By Stefanos Evripidou
GREEK DEPUTY Prime Minister and Foreign Minister Evangelos Venizelos yesterday met with his Turkish counterpart Ahmet Davutoglu in Ankara as part of a one-day visit to the Turkish capital.
Venizelos, invited by Davutoglu to Ankara, discussed bilateral relations, the situation in the eastern Aegean and the Cyprus problem with the Turkish foreign minister.
Speaking after the meeting, the two ministers told reporters that their discussion was held in a very warm climate.
They both hailed the recent agreement for the Trans Adriatic Pipeline (TAP) to carry natural gas from Azerbaijan to southern Europe via Greece, noting that it will create an “energy bridge” between the two countries.
The decision to send Azeri gas via TAP came as music to the ears of the under-fire Greek government, which immediately highlighted the thousands of new jobs that would be created in Greece.
Venizelos yesterday highlighted the economic and geopolitical significance of the TAP agreement.
Asked about the Cyprus problem and the appointment of a negotiator by President Nicos Anastasiades, Venizelos said “the negotiator has the institutional flexibility to make all necessary contacts”.
He added: “The Republic of Cyprus is a member state of the UN, EU and eurozone, while it is the Greek Cypriot and Turkish Cypriot communities that bear the weight of the negotiations.”
Meanwhile, Davutoglu emphasised the importance of Venizelos making his “first trip” abroad as foreign minister to Ankara, ignoring the fact the Greek FM made his first foreign visit last week to Cyprus to meet his counterpart Ioannis Kasoulides.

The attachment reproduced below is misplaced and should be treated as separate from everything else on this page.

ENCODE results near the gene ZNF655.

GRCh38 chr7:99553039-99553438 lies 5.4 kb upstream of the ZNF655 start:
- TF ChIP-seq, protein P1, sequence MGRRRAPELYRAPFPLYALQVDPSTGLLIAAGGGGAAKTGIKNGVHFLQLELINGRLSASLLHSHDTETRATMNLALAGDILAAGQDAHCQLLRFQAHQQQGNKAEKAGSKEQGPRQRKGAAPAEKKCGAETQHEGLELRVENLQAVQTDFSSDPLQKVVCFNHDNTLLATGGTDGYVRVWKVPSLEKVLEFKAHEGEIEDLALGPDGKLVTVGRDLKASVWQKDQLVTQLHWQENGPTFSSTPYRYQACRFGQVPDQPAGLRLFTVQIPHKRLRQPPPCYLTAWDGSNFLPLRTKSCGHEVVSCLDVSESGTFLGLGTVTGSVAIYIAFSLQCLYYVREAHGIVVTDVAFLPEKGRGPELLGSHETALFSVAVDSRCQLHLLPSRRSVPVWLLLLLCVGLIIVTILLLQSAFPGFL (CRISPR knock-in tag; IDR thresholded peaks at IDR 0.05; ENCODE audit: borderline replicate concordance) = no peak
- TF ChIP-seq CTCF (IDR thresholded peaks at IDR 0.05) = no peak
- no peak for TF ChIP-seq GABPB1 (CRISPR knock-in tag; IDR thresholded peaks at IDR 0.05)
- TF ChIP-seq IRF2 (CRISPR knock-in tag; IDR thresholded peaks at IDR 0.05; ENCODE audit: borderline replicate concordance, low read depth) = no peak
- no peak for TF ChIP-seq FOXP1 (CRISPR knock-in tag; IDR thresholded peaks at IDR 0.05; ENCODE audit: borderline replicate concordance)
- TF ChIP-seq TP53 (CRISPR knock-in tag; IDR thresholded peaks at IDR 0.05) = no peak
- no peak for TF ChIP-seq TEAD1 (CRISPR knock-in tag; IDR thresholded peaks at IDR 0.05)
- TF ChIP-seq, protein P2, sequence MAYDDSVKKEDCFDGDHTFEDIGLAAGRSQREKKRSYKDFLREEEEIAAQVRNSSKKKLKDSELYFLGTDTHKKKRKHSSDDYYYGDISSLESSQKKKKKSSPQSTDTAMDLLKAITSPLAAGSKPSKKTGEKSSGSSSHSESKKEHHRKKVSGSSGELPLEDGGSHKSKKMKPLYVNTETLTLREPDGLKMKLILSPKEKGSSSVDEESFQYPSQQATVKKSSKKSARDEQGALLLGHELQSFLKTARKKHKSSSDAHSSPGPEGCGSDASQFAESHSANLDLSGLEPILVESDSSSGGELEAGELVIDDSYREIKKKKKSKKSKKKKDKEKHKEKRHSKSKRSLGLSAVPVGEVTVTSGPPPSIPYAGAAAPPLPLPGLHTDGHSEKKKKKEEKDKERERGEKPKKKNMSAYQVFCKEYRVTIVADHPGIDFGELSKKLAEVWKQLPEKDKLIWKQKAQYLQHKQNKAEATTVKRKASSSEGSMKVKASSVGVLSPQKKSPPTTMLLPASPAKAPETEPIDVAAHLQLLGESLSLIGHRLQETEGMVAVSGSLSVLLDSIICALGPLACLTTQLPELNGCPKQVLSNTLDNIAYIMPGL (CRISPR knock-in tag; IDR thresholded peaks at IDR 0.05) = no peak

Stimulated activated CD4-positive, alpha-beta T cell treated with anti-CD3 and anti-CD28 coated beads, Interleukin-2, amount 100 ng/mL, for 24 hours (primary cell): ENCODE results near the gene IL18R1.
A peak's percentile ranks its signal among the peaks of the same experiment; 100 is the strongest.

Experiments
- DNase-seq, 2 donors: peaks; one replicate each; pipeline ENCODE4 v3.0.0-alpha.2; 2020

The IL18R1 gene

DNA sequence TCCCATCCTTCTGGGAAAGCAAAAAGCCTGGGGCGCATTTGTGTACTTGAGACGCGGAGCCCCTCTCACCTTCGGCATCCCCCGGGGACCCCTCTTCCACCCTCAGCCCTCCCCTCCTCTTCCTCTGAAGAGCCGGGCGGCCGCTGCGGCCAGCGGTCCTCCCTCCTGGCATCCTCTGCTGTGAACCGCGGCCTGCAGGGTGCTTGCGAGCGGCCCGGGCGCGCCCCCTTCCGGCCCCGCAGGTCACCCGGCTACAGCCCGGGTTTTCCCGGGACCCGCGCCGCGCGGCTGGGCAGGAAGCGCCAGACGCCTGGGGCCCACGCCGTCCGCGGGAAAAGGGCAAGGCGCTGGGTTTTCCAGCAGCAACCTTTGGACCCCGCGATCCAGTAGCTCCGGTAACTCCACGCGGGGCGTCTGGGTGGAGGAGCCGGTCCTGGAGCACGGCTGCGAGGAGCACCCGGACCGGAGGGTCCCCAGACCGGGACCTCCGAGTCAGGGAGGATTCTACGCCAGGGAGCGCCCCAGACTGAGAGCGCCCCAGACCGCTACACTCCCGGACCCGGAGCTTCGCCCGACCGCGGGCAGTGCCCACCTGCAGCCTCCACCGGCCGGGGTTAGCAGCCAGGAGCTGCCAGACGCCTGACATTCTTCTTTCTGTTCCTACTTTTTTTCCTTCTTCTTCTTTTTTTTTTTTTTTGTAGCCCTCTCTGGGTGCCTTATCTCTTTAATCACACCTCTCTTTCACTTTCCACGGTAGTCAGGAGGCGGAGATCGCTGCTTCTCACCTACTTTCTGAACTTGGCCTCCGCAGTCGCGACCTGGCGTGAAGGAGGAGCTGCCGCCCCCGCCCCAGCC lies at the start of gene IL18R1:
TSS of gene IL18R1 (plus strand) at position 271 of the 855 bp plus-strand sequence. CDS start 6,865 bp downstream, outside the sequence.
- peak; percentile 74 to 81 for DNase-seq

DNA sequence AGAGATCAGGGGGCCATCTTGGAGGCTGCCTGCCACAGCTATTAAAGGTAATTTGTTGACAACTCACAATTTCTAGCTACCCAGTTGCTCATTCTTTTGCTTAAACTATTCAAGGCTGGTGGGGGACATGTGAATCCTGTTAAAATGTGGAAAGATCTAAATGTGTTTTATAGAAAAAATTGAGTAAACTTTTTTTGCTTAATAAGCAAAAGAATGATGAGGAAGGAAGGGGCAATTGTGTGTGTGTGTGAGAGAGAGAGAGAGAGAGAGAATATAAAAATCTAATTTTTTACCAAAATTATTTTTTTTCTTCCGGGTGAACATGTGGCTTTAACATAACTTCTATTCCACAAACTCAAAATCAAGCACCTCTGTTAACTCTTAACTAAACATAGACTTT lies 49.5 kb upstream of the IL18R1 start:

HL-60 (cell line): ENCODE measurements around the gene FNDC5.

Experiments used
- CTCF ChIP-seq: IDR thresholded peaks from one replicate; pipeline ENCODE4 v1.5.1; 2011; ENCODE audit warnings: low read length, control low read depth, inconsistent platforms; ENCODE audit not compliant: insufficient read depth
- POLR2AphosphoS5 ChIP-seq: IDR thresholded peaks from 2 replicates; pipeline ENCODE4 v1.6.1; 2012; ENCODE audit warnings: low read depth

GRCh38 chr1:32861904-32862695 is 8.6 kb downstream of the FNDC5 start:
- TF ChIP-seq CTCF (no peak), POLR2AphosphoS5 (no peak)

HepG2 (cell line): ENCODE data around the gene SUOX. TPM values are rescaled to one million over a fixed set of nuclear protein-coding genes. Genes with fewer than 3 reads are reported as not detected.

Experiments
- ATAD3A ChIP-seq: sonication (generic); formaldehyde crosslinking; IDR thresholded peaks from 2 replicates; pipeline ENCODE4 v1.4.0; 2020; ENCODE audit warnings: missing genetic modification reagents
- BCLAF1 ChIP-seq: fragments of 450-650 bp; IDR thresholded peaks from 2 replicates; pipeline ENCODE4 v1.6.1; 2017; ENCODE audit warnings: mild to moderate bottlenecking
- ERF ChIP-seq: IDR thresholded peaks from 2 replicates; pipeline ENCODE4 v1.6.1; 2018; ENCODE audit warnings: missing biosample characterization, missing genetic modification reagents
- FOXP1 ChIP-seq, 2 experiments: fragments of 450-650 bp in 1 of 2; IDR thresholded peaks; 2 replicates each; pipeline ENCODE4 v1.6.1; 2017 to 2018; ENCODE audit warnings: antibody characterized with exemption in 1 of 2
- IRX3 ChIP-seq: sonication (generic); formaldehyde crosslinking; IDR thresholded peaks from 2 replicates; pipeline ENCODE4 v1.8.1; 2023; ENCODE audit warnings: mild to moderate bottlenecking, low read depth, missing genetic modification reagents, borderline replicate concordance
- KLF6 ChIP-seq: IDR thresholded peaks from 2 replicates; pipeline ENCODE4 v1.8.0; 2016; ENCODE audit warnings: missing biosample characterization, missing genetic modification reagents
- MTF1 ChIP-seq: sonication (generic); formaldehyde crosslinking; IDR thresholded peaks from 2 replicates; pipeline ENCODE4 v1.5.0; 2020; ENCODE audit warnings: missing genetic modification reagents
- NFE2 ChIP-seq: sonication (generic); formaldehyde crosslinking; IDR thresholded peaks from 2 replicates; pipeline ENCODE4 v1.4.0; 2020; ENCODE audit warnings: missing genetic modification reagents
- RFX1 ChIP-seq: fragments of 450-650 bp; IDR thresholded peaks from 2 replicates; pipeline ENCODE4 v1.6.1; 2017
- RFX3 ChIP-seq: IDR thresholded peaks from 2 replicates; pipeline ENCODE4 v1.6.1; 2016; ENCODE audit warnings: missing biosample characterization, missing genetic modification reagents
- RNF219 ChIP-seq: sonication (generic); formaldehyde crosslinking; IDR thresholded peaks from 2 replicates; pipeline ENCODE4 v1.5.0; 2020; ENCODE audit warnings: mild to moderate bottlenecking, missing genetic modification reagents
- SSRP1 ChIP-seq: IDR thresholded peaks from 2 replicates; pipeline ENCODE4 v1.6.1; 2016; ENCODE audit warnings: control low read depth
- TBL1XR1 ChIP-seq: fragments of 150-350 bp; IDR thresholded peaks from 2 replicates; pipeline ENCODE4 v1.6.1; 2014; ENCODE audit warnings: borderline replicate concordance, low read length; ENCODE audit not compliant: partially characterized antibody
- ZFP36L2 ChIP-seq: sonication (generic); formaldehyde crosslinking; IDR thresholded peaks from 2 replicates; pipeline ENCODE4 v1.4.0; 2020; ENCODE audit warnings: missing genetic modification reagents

Davutoglu said the two ministers exchanged views on a solution of the Cyprus problem. The Turkish FM said he will return Venizelos’ visit by going to Athens near the end of the year.
Meanwhile, on Thursday, Turkish energy minister Taner Yıldız, said Turkey’s Barbaros Hayrettin seismic research vessel will make its maiden voyage to conduct seismic research around Cyprus’ occupied waters in the coming period.
He said the plan was to conduct seismic research over a large area of sea around Cyprus.
Turkey disputes Cyprus’ rights over its exclusive economic zone for two reasons, arguing that islands do not have rights to delineate an EEZ. As such, Cyprus’ EEZ overlaps with what Turkey considers its own hydrocarbon exploration rights over the Eastern Mediterranean.
It also demands that any profits from natural gas must be shared with the Turkish Cypriot community.